In his 10 years working in hospitality, Tom McAll noticed how time-consuming it was to hire a new employee. Much to the frustration of employers, it was common for them to conduct job interviews over a few days’ time only to hire a handful of people.
“Within minutes, the general manager of the venue would often know if [the candidates] would suit the role that they are applying for,” Tom explained. “But any recruiter knows you can’t stop an interview within two minutes, you have to interview them for about half-an-hour.”
In addition, establishments often recruit frequently due to incompetent hirees and poor retention – it is common for job seekers in hospitality to lie in their resume.
There was no way to get an accurate snapshot of people’s skills and talents – so Tom created HospoHire.
HospoHire is a pre-screening tool tailormade for the hospitality industry. Designed to streamline their hiring process, applicants undergo skills assessment to help venues make an informed decision on who to hire.
The business idea came to Tom McAll while taking pre-screening tests for graduate positions at financial institutions like PwC, Deloitte and KPMG. Tom decided this was the model the hospitality industry needed to thin out the applicant pool before conducting face-to-face interviews.
Unlike his peers, Tom stopped pursuing those graduate roles and took the risk of his lifetime by devoting himself to building HospoHire.
HospoHire is Tom’s one-man show. From overseeing the software development in Vietnam to handling the finances, graphic design, marketing and legalities, he takes centre stage in synchronising every aspect of his business.
However, Tom would never claim to have done it alone.
“Anyone I knew in the hospitality industry, I reached out to them”, said Tom.
In fact, gratuitous advice has helped HospoHire in more ways than one. From building algorithms to brainstorming business ideas, it goes to show that two heads are better than one.
"You think you spend 18 months [on this business], you’ve heard it all,” he said. “But no, definitely talk to everyone. Never stop talking to everyone."
As an RMIT LaunchHub participant, Tom also benefitted from the training that has taught him how to build a startup his own way.
“The principle at Activator is that they’ll give you a style guide, which helps you create your own guide,” he said.
The support also comes in handy when the going gets tough. Validation, as Tom found out, is especially important for motivating a startup past its infancy.
“The whole process can be a bit disheartening,” Tom admitted. “When [you’re starting out], you obviously get a whole bunch of validation which prompts you, but in a few [years’ time], especially when the development is offshore like what I was doing, you’re not getting any validation.”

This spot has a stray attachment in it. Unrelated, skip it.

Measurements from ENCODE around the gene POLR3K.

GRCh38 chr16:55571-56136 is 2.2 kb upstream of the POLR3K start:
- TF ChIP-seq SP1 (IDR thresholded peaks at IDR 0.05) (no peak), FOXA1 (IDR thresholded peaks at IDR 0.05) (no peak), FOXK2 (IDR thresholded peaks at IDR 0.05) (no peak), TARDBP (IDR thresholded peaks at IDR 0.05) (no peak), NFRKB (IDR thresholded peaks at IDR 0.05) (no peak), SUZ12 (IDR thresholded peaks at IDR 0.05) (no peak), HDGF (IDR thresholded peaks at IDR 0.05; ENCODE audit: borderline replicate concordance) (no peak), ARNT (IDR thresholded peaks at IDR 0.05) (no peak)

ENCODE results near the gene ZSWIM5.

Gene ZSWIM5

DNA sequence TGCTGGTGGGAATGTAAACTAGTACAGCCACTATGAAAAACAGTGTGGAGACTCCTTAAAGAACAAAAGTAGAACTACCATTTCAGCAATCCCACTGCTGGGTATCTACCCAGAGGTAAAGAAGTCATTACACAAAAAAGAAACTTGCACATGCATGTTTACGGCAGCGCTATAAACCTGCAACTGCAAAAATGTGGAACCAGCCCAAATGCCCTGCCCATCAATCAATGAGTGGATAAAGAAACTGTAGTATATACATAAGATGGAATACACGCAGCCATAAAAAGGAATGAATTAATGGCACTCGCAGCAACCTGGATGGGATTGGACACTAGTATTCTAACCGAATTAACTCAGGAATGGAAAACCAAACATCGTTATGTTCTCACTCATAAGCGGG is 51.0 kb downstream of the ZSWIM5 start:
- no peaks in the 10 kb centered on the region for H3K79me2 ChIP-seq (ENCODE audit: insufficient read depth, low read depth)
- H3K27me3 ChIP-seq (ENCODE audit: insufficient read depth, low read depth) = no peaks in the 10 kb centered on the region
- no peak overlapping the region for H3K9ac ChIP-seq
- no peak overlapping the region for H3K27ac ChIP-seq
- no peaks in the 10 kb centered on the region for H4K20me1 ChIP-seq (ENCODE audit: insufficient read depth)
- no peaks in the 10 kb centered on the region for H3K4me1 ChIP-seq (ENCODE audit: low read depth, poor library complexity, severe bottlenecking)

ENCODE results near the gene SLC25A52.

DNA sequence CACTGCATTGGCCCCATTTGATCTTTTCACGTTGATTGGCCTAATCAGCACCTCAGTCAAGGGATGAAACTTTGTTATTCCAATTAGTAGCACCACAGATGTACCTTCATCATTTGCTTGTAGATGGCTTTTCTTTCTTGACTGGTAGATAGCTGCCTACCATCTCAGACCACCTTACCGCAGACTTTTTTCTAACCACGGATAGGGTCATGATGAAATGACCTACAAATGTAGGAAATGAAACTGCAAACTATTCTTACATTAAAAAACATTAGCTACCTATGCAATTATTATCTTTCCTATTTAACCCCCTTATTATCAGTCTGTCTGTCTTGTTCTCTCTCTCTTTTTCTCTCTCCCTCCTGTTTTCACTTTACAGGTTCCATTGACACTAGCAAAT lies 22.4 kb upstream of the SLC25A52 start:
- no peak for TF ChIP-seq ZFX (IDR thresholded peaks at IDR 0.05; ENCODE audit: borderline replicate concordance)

"You really take the wins that you get. Little things like doing a piece of work and having it exceed your expectations."
Despite the reality checks, Tom remains hell-bent on making it work. He draws inspiration from American business magnate Phil Knight whose memoir Shoe Dog details the agonising pitfalls of building his sportswear empire.
“[Many people] think they want to get into a startup,” he mused. “Like Zuckerberg who created Facebook and became a multimillionaire in a few years. Or they think they’ll wait two to three years and just sell [the business].”
“But interestingly, it took Phil Knight 17 years before he could pay himself a proper wage. It wasn’t an in–and-out type of thing. It showed me how difficult it was to become a successful business person. They literally have been grinding on this thing for years and years and years.”
"There is a common misconception that you can just start a business like that. I may have set myself up for a career."
Tom has big plans for HospoHire. In fact, the current business is just the tip of the iceberg.
“The initial idea was a Tripadvisor and HR system rolled into one,” he explained. “It was absurdly big.”
“We still have that in the pipework for the future, but at the moment let’s get one part of the system right.”
At the end of the day, underneath his grand plans, Tom is driven by one consistent factor – his mother.
“The reason that I do all this stuff is for her,” he said. “Maybe one day i’ll be able to take her to dinner at nice restaurants”
Something tells us that Mama will have a good life ahead.
See HospoHire in action here.
Acknowledgement of Country
RMIT University acknowledges the people of the Woi wurrung and Boon wurrung language groups of the eastern Kulin Nation on whose unceded lands we conduct the business of the University. RMIT University respectfully acknowledges their Ancestors and Elders, past and present. RMIT also acknowledges the Traditional Custodians and their Ancestors of the lands and waters across Australia where we conduct our business.